A TALK WITH MARCO DE VINCENZO
Photography by Matteo Pastorio
Marco De Vincenzo is one of the most interesting and original figures of Italian fashion industry nowadays. After his studies in Fashion and Costume at the European Institute of Design, he joined the creative offices of Fendi at the early age of twenty-one and launched his own brand in 2009, with which he won the prestigious competition for young designers “Who Is On Next”. His knowledge in design made him an essential element for the jury that awarded the first This is not a Prize, during Artissima 2016. We met him and asked about this experience and his personal relationship with art.
When and how did your relationship with Mutina start?
It started participating as a member of the jury during Artissima, for This is not a Prize. I already had familiarity with the ceramics field and, getting to know in depth Mutina’s history, its interest for contemporary art fascinated me.
What did attract you?
I’m really fascinated by people who work and transform material. Especially by ceramics that, in Mutina’s case, becomes pure design. A poor matter, able to maintain a modern look and to make warmt emerging from itself, even by touching a little tile: the hyper design that preserve its primordial nature.
How did the experience of This is not a Prize end? How was to participate as a judge to this initiative?
It was great. It was the first time for me and I’ve been honored to participate and get to know people that have a strict relationship with contemporary art. When we started discussing about who deserved the prize, I realized that in that judgment not only the aesthetic elements, but also the intellectual aspect, the soul of the artist were counting… The members of the jury educated me: I trained the eye, I learnt how to judge an emerging artist today, why to give him a recognition and invest on him. It’s complicated, because there’s a personal and instinctive aspect that I’ve always considered, but, at the same time, a depth of language that needs experience to be understood. I found people who had this knowledge, so it was beautiful to take part at the event. Maybe I was the most inexperienced, the most curious, but I remember it as a time of learning. It has been a real discovery to me.
What is your relation with contemporary art?
It’s an absolutely instinctive relation. A bit frustrating right now, because I’d like to be a collector, but I’m not. Contemporary art is something that I often need, as if it’s a sort of therapy. Sometimes, all of those hermetic languages leave just a sensation and many questions, more than answers. Because contemporary art is not always comprehensible and, maybe, this is partly its secret. You just have to let it carries you away, as if you’re watching a beautiful movie in which not everything is understandable.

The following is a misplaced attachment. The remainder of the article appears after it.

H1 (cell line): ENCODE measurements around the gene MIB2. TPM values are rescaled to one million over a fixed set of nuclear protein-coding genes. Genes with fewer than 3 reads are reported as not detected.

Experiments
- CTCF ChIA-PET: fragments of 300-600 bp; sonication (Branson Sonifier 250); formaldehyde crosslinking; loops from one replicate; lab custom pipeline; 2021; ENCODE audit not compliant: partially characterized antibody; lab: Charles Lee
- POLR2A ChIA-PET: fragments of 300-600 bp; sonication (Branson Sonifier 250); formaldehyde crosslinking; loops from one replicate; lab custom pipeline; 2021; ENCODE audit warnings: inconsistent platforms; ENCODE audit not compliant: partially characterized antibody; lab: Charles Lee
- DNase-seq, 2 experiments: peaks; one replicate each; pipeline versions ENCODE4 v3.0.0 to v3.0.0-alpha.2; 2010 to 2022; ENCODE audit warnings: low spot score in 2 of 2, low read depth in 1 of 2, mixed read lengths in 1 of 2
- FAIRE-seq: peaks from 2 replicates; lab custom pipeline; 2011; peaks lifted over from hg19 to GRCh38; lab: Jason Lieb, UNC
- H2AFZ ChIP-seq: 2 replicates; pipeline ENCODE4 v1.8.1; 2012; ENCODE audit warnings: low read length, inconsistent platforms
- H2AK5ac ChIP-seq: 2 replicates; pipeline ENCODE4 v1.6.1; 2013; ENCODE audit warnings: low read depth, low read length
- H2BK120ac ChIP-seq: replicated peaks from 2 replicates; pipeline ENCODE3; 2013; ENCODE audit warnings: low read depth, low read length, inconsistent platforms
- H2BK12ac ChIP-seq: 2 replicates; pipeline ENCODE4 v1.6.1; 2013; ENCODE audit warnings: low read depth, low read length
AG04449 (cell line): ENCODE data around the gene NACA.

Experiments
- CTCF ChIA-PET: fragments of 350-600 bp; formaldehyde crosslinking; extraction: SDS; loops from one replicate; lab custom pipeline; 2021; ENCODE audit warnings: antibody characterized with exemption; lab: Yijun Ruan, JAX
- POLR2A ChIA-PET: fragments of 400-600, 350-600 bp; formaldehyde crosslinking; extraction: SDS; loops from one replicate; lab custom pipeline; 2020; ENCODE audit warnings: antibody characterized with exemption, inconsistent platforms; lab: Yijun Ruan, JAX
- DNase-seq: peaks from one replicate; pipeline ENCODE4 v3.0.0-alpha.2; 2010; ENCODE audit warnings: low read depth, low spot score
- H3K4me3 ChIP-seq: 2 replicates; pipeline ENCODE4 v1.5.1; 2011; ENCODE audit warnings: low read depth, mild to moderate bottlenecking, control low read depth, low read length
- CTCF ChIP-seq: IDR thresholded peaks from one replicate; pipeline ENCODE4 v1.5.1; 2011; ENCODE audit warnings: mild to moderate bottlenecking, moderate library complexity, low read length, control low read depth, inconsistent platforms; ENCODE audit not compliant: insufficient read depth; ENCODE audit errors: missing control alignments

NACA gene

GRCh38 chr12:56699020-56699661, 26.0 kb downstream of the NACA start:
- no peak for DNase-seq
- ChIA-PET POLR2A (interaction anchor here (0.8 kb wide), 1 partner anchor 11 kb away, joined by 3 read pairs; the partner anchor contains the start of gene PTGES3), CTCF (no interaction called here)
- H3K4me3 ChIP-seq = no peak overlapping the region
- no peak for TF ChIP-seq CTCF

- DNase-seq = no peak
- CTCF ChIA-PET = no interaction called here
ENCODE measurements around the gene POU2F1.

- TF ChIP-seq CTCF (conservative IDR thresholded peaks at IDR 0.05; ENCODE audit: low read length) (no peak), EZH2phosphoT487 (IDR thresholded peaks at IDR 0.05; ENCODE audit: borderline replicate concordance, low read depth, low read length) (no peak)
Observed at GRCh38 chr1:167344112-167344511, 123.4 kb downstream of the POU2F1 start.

How was seeing Calò’s work at Biennale?
Calò’s work was the confirmation that the best artist had won. It was one of those things that dazzle you and makes you think that you’d wanted to be able to create an artwork like that. As I often do, I had not documented about it(which is useful, in my opinion): my relation with contemporary art wants to be uneducated, until the moment I know it. It was just said to me that the Italy Pavillon was extremely beautiful, I didn’t even remember he was there, I read his name and saw this great, dreamy, wonderful artwork… These are the experiences that contemporary art makes you live and that’s why it’s worth to cultivate it.
You have a passion for interior design. Is there a style that you prefer, or you rather have a polyhedric taste?
I’m quite eclectic. I just like to see things and imagine them in a place, as I do in my work. I could never chose how to furnish a space on paper and reproduce it identical. I like that there’s an evolution, because what fascinates me is the history of spaces and how they change over time. The idea of watching a place after fifty years and remember how it becomes like that. I like that it represents the evolution of yourself and that there’s a stratification.
How do you think fashion and design meet?
Fashion and design are often the same thing. If I think of a bag there’s even more similarity, because it has to satisfy a practical need and the project is the same too: it considers an aspect of creativity, functionality, beauty in itself… It’s a very similar way of working.
Which is your favourite Mutina collection?
I love the handcrafted collections, because they make me feel that exchange between primordial matter, mind and hands, and Rombini by Bouroullec.
If you had to think about a Mutina’s collection by Marco De Vincenzo, what would be your staring point?
I’d start with a multi-tonal use of colours, I’d play with a tridimensional chromaticism. My collection would have an artisanal mold: I’d try to let the fire that cooked the soil and the heat that polished the glaze emerge from the tiles… Above all, I’d create something that would have value over time. Something lasting.